MIAMI - Startling new revelations have emerged in the case of Trayvon Martin, adding to the national outrage over his murder but diffusing attempts by right-wingers to justify what happened. The unarmed 17-year-old African American was shot to death by George Zimmerman, a self-appointed vigilante with a history of brushes with the law on Feb. 26 in the Orlando suburb of Sanford, Fla.
The new evidence shows that the lead investigator in the case, Chris Serino, wanted to arrest Zimmerman and charge him with manslaughter. But the state Attorney General's office refused, saying that there was not enough evidence. According to various news outlets, Serino continued to push for an arrest warrant, but was denied from on high.
No prosecutor from the Seminole County office of the state attorney ever visited the scene. Gov. Rick Scott replaced that office with another, led by Angela Corey, only after the public outcry.
According to the Miami Herald, a police report classified the killing as "homicide/negligent manslaughter."
After the shooting, it appeared that the local police department had failed in their duties to fully investigate Zimmerman, who had dreams of becoming a police officer. For example, experts said that Zimmerman had sounded intoxicated at the time, but the police even failed to administer routine drug and alcohol field-testing. They drug tested the lifeless body of the slaughtered teen however, which was kept in cold storage by them for days before they informed Martin's parents of the killing.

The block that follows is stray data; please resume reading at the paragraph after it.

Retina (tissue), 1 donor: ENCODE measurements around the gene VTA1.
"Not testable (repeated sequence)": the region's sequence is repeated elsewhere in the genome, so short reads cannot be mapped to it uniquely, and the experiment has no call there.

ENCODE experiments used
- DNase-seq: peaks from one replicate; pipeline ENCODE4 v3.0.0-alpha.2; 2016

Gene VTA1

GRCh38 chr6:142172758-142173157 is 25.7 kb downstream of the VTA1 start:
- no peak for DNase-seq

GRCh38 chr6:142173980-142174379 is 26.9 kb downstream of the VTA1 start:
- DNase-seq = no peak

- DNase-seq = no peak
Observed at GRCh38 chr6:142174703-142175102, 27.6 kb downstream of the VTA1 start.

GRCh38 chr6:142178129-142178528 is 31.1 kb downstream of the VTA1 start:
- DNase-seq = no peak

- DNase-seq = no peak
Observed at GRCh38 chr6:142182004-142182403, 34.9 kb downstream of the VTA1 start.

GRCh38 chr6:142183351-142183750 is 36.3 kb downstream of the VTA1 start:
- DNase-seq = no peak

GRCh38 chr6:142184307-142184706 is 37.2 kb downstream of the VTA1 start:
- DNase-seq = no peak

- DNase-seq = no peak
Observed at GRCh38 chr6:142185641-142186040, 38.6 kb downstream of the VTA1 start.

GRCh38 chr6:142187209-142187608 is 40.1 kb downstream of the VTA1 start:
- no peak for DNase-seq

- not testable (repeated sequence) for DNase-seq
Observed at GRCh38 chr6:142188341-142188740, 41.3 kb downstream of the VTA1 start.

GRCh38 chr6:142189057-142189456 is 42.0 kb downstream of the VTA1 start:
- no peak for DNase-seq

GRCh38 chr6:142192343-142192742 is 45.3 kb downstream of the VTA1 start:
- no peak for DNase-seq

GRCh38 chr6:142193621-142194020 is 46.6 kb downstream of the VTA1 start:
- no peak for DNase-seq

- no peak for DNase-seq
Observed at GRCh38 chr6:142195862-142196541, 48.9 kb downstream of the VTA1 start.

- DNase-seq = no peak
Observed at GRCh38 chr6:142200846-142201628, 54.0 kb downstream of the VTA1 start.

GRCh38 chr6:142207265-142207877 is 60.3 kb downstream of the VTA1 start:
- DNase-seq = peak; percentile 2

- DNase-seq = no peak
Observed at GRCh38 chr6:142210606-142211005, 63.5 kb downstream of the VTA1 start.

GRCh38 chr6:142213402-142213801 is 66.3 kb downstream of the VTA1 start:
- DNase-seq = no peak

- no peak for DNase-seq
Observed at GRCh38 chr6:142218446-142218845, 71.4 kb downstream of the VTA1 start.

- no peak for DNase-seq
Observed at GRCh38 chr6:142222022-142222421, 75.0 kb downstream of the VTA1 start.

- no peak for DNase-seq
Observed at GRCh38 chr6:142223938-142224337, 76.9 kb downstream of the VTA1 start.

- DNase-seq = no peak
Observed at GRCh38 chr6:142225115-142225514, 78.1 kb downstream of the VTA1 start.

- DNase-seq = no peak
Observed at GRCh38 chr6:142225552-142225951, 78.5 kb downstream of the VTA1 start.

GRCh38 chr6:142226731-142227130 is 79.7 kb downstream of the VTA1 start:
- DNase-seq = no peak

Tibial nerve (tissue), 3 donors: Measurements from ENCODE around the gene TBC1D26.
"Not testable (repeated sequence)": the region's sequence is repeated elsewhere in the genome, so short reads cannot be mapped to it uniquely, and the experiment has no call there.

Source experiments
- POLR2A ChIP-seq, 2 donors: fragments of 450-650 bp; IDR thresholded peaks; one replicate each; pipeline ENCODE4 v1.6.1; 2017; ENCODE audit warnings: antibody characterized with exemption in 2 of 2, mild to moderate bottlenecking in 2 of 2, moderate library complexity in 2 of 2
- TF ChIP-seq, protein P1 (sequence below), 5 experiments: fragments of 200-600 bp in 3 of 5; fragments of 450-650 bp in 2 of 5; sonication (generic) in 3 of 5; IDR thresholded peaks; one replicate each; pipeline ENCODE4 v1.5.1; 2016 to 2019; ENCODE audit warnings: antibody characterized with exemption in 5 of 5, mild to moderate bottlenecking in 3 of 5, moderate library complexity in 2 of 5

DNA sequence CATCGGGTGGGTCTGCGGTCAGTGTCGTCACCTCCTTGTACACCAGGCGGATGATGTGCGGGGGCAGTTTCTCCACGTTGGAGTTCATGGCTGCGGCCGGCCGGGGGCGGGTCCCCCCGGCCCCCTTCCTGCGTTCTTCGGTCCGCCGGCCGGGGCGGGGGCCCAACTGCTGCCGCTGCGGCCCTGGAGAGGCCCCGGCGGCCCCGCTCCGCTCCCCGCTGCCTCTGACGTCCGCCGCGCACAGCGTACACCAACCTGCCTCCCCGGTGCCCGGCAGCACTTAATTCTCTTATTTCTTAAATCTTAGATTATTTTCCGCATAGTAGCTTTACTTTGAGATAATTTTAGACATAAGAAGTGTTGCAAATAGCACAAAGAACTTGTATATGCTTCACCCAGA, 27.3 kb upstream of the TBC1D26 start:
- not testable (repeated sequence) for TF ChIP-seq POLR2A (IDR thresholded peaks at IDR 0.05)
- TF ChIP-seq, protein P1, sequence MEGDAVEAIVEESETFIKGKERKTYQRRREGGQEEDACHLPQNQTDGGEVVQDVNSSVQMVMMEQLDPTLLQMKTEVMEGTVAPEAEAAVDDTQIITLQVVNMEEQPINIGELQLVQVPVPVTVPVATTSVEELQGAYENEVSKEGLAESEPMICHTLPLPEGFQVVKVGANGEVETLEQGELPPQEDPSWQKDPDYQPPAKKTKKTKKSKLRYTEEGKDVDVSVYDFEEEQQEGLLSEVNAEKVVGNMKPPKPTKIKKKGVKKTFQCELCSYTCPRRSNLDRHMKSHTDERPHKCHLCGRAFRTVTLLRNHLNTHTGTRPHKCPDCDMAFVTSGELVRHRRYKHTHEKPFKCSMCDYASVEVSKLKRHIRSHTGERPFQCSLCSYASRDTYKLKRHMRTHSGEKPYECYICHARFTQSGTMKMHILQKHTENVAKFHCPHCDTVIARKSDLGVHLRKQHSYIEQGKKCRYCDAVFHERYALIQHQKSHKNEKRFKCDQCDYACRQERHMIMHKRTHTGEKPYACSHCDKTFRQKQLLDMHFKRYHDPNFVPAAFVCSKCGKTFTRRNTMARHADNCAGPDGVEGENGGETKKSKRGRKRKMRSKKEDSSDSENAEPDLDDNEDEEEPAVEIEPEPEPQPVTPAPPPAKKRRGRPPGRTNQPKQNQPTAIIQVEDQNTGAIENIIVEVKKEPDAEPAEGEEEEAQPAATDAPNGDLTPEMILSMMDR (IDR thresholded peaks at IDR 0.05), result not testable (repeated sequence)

It is routine for police to visit family members in cases where a member of the family has been killed. No such visit was ever made.
Despite the findings of its own investigator, the Sanford Police Department announced that there was simply not enough evidence to arrest or charge Zimmerman for the killing. In addition to the revelation that the state attorney crushed the local police investigation, 911 phone calls made at the time of the killing seem to contradict the official statements later made by the police.
The calls implied that there was a racial motivation behind Zimmerman's confrontation with Martin. In the calls, it sounds as if Zimmerman referred to Martin as a "fu**ing coon," and said, "they always get away."
Martin was walking through the gated community in which his father lived to buy candy at a local convenience store. Zimmerman called the police, saying that Martin looked suspicious. Police told Zimmerman to stay in his vehicle and not to follow Martin. Zimmerman disobeyed the instructions and approached Martin. After that Zimmerman shot Martin twice, killing him.
Zimmerman claims he was attacked bu Martin, causing Zimmerman to shoot in self-defense. However, a number of witnesses, including some who have spoken to the press and have appeared on television, say it sounded as if Martin was himself being beaten, cried for help, and was then shot.
The case has sparked nationwide outrage, with supporters of Martin donning hoodies in protest after Geraldo Rivera and others suggested that that article of clothing made Martin look suspect. The Million Hoodie March was organized in New York City, and demonstrations have taken place across the country.
Rep. Bobby Rush D-Il., who wore a hoodie in support of Trayvon Martin, was thrown off the House floor in Congress yesterday for wearing it in violation of House rules.
Photo: Demonstrators hold up signs in honor of Trayvon Martin. John Minchillo/AP